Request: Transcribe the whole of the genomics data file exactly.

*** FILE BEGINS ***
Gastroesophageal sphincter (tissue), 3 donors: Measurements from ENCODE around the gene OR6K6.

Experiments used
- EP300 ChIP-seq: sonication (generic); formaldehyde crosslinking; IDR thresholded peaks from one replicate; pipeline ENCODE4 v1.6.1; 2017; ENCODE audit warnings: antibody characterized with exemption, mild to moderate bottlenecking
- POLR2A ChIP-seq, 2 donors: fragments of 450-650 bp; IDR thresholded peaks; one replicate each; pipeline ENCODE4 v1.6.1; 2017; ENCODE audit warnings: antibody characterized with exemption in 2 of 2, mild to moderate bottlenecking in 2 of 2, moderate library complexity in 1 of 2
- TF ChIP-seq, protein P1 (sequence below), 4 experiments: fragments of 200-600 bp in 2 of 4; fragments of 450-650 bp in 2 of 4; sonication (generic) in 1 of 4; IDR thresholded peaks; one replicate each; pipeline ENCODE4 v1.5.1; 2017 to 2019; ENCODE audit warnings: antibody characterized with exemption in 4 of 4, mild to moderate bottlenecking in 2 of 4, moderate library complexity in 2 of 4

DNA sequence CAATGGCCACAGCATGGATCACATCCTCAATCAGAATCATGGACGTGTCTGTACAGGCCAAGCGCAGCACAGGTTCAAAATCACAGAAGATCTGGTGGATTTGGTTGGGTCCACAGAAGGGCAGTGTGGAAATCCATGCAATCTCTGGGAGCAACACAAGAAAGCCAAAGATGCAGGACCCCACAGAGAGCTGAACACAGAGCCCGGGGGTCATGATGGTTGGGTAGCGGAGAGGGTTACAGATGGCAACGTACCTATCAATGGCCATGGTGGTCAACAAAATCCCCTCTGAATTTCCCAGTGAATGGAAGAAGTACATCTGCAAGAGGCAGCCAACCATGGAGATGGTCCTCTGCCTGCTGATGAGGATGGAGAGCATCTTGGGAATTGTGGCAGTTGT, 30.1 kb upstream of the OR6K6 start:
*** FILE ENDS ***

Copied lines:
Gastroesophageal sphincter (tissue), 3 donors: Measurements from ENCODE around the gene OR6K6.

Experiments used
- EP300 ChIP-seq: sonication (generic); formaldehyde crosslinking; IDR thresholded peaks from one replicate; pipeline ENCODE4 v1.6.1; 2017; ENCODE audit warnings: antibody characterized with exemption, mild to moderate bottlenecking
- POLR2A ChIP-seq, 2 donors: fragments of 450-650 bp; IDR thresholded peaks; one replicate each; pipeline ENCODE4 v1.6.1; 2017; ENCODE audit warnings: antibody characterized with exemption in 2 of 2, mild to moderate bottlenecking in 2 of 2, moderate library complexity in 1 of 2
- TF ChIP-seq, protein P1 (sequence below), 4 experiments: fragments of 200-600 bp in 2 of 4; fragments of 450-650 bp in 2 of 4; sonication (generic) in 1 of 4; IDR thresholded peaks; one replicate each; pipeline ENCODE4 v1.5.1; 2017 to 2019; ENCODE audit warnings: antibody characterized with exemption in 4 of 4, mild to moderate bottlenecking in 2 of 4, moderate library complexity in 2 of 4

DNA sequence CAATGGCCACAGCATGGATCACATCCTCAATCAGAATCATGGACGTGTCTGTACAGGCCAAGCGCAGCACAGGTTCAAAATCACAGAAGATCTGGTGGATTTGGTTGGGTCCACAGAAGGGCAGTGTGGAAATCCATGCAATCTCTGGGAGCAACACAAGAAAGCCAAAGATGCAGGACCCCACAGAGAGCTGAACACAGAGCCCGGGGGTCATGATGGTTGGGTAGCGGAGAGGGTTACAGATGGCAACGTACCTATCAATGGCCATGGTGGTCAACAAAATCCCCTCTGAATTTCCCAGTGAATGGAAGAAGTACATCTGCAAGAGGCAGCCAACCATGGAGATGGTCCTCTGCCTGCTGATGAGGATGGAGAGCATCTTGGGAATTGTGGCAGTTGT, 30.1 kb upstream of the OR6K6 start: